Ontario cracking down on distracted driving

Province will boost fines to a maximum of $1,000, drivers will also lose demerit points

Drivers in Ontario who flout distracted driving laws could soon feel a pinch in their wallets — with higher fines and increased insurance premiums.

That’s because the provincial government has introduced new legislation that increases the fine for distracted driving, such as talking on a cellphone or texting, to a range of $300 to $1,000, up from the current levels of $60 to $500.

Drivers convicted of distracted driving will also lose three demerit points. Currently, no demerit points are lost for distracted driving.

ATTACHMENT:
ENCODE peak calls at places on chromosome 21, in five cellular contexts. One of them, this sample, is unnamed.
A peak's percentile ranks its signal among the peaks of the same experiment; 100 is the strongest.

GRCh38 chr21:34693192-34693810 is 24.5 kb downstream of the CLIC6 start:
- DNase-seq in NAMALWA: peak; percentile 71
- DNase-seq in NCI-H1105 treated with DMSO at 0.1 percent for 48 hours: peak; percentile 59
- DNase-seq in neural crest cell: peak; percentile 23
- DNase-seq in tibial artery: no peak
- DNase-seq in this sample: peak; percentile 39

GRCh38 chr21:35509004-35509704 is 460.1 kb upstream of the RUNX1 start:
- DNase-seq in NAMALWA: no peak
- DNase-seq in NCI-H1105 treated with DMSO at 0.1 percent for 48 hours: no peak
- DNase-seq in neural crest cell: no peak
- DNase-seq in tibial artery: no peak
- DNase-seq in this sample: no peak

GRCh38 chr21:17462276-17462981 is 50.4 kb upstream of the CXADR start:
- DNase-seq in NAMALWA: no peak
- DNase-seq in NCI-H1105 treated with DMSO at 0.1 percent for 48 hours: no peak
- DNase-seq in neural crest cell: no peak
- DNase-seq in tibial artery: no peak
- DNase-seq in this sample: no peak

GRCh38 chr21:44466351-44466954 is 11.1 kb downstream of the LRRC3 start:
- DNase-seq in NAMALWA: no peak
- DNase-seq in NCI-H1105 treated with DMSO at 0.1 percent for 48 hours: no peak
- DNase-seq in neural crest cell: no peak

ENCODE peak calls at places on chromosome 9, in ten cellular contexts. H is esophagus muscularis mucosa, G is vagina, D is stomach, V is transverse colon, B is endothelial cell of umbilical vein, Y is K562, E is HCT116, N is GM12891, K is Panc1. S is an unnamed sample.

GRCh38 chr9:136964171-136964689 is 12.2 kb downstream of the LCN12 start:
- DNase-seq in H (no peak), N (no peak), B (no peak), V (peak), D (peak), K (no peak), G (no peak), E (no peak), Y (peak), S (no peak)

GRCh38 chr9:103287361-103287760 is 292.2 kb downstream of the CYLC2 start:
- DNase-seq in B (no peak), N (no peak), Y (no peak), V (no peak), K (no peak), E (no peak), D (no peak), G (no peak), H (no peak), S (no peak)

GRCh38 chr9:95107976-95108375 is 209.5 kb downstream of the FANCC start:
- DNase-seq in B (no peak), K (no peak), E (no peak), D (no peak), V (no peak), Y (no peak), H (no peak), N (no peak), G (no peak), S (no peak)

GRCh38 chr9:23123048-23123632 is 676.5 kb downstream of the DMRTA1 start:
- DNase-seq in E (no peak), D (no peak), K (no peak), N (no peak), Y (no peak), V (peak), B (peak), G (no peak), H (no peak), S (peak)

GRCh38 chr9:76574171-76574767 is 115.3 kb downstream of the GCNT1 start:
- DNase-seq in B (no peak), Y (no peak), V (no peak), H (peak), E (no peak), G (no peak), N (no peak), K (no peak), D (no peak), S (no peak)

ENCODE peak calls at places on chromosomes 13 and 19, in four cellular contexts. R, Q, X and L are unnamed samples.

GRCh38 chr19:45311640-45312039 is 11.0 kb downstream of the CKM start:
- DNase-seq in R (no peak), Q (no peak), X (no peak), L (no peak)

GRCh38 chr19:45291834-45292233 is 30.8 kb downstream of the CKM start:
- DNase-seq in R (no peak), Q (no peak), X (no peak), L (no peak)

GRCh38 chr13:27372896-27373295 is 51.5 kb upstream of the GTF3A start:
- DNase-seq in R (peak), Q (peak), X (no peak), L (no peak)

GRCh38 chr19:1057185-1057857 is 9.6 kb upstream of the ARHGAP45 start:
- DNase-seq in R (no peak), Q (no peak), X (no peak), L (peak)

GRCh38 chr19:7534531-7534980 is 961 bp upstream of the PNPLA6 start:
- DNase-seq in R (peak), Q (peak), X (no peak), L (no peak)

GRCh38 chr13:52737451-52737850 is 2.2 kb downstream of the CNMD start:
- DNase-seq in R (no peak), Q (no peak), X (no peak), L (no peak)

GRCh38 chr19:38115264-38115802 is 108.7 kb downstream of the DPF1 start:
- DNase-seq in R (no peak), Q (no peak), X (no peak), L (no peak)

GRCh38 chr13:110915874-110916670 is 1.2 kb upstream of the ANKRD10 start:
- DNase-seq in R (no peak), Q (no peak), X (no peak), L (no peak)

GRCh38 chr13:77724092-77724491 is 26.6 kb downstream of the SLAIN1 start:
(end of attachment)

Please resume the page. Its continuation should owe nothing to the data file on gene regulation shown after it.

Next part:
The penalty for “dooring” cyclists — opening a door into the path of someone riding a bicycle — will also increase to a range of $300 to $1,000 (currently $60 to $500) and the number of demerit points will rise to three from two. All drivers will also be required to maintain a distance of at least one metre when passing cyclists.

The province also wants to improve safety for pedestrians at school crossing and pedestrian crossovers — requiring drivers to yield the entire roadway at such crossings.

The bill was introduced for first reading in the provincial legislature on March 17.

According to current collision trends, fatalities from distracted driving are forecasted to exceed those from drinking and driving by 2016, the province said.

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